Jud 9:8-20; 2Sa 12:1-7; Ps 49:4; Ps 78:2; Isa 5:1-7; Eze 17:2; Eze 20:49; Eze 24:3-14; Mic 2:4; Hab 2:6; Mt 13:10-13,34,35,53; Mt 22:1; Mt 24:32; Mr 3:23; Mr 4:2,13,33; Mr 4:2-9; Mr 12:1,12; Lu 8:5-8; Lu 8:10; Lu 12:41; Lu 15:3-7; Joh 16:25
|NET © Notes||
1 tn Here καί (kai) has not been translated.
2 sn Though parables can contain a variety of figures of speech (cf. the remainder of chapter 13), many times they are simply stories that attempt to teach spiritual truth (which is unknown to the hearers) by using a comparison with something known to the hearers. In general, parables usually advance a single idea, though there may be many parts and characters in a single parable and subordinate ideas may expand the main idea further. The beauty of using the parable as a teaching device is that it draws the listener into the story, elicits an evaluation, and demands a response.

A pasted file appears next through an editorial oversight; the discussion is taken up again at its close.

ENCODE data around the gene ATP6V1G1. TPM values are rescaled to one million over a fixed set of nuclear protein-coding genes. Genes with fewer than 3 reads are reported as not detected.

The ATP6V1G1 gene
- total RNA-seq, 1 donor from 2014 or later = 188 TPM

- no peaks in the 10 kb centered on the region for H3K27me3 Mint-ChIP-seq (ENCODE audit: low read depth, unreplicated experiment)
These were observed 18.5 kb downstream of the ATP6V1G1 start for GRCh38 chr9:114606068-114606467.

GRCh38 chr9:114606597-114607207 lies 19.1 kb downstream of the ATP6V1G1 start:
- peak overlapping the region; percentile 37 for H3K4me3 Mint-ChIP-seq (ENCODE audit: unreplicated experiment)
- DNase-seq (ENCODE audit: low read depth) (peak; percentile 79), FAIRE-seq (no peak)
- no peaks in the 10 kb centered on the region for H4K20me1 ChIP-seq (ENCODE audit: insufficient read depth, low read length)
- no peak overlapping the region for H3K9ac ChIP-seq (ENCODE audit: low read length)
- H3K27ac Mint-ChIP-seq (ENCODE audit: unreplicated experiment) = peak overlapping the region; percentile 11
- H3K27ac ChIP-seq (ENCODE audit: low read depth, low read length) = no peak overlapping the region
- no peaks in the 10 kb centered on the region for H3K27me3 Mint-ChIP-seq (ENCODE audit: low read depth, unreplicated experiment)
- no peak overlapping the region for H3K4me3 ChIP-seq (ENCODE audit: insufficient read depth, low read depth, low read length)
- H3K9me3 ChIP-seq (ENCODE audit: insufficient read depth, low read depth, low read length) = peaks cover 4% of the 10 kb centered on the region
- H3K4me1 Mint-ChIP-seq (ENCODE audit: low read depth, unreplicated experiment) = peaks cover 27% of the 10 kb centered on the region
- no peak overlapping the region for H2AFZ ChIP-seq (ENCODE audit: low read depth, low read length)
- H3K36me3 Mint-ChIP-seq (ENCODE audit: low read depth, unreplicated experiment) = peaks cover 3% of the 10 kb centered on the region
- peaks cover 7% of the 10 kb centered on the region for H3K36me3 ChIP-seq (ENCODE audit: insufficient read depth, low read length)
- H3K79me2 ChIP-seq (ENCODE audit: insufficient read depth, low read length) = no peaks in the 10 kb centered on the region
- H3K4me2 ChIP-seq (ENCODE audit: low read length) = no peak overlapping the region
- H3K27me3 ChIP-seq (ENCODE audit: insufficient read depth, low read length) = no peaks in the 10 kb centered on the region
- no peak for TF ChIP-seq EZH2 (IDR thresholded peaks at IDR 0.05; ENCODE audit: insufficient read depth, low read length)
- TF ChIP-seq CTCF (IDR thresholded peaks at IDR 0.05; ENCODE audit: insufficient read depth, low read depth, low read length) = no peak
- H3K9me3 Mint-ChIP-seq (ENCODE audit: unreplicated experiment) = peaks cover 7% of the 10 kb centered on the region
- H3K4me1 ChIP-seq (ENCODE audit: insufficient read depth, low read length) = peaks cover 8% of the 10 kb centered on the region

3 tn Grk “Behold.”
4 sn A sower went out to sow. The background for this well-known parable, drawn from a typical scene in the Palestinian countryside, is a field through which a well-worn path runs. Sowing would occur in late fall or early winter (October to December) in the rainy season, looking for sprouting in April or May and a June harvest. The use of seed as a figure for God’s giving life has OT roots (Isa 55:10-11). The point of the parable of the sower is to illustrate the various responses to the message of the kingdom of God.